- Weizel showing up at the hospital is actually a comedic reference to the stereotypical "ambulance chaser". The phrase refers to a joke that personal injury lawyers "chase ambulances" to emergency rooms in an attempt to be hired by prospective clients. The joke itself was based on a very real practice of lawyers showing up at catastrophic events like car accidents to obtain clients. The practice is illegal, however, and Mr. Weizel might well lose his law license for doing it.
- Jack's quote "'You can't have one without the other' as the old song says" is referencing "Love and Marriage", a famous Frank Sinatra song.
- The precedent Jason's lawyer mentioned is a reference to a real case (which also likely inspired this episode), Liebeck v. McDonald's Restaurants, where a 79-year-old woman sued McDonald's after spilling hot coffee on herself and won. While it is unclear whether McDonald's was or wasn't at fault, the case became quite convoluted in court and actually has a bit more standing than the Odyssey case.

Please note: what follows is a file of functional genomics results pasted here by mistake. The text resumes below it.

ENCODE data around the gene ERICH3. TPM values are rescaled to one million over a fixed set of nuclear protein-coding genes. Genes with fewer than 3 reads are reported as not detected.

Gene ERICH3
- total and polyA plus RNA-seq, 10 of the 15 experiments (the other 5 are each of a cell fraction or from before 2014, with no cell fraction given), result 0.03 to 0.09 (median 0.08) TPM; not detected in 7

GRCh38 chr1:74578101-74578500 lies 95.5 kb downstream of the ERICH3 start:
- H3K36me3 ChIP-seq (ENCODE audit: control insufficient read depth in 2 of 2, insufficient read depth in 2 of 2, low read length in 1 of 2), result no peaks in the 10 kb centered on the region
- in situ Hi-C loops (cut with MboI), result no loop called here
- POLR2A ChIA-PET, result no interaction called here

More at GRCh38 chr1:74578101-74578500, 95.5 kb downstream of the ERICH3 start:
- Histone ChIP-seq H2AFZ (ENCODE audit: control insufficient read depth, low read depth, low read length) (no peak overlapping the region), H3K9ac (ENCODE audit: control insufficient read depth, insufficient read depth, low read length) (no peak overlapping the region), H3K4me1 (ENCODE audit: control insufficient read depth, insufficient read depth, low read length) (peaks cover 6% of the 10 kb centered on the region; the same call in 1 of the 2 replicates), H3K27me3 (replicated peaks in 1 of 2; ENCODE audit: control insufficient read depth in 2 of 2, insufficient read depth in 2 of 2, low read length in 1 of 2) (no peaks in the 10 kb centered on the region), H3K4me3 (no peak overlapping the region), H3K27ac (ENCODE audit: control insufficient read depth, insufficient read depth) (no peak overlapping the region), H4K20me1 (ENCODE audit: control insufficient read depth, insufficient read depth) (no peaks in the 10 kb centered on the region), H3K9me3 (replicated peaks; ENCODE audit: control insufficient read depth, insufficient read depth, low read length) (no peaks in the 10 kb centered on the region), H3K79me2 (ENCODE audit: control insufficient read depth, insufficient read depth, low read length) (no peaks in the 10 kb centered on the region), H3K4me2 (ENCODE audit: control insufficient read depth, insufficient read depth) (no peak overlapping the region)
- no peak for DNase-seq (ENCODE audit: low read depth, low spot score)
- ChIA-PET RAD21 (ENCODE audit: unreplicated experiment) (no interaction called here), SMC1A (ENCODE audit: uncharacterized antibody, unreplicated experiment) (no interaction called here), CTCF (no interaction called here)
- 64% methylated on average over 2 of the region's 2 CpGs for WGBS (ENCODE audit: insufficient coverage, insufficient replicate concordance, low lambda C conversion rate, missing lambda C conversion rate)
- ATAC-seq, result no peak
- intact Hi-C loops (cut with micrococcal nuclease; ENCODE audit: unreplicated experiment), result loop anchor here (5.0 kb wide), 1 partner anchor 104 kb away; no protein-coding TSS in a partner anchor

- The events of this episode were probably inspired by the legendary Bodine v. Enterprise High School case which rose to prominence in the 1980s and involved conflicting reports regarding a teenager climbing onto the roof of a school (possibly to steal a floodlight) who fell through the skylight and was badly injured. The young man sued the school and received a hefty settlement payment.
- The award of one dollar was based on the 1986 anti-trust lawsuit filed against the National Football League by the short-lived rival United States Football League (filed by New Jersey Generals owner and future President of the United States Donald Trump) in which the USFL "won" one dollar (tripled to $3) but soon went out of business.
- Jason Whittaker's lawyer (considered the best lawyer in Odyssey) is named Fenimore Cooper. James Fenimore Cooper is the name of an American Literature writer, famed for books such as The Last of the Mohicans.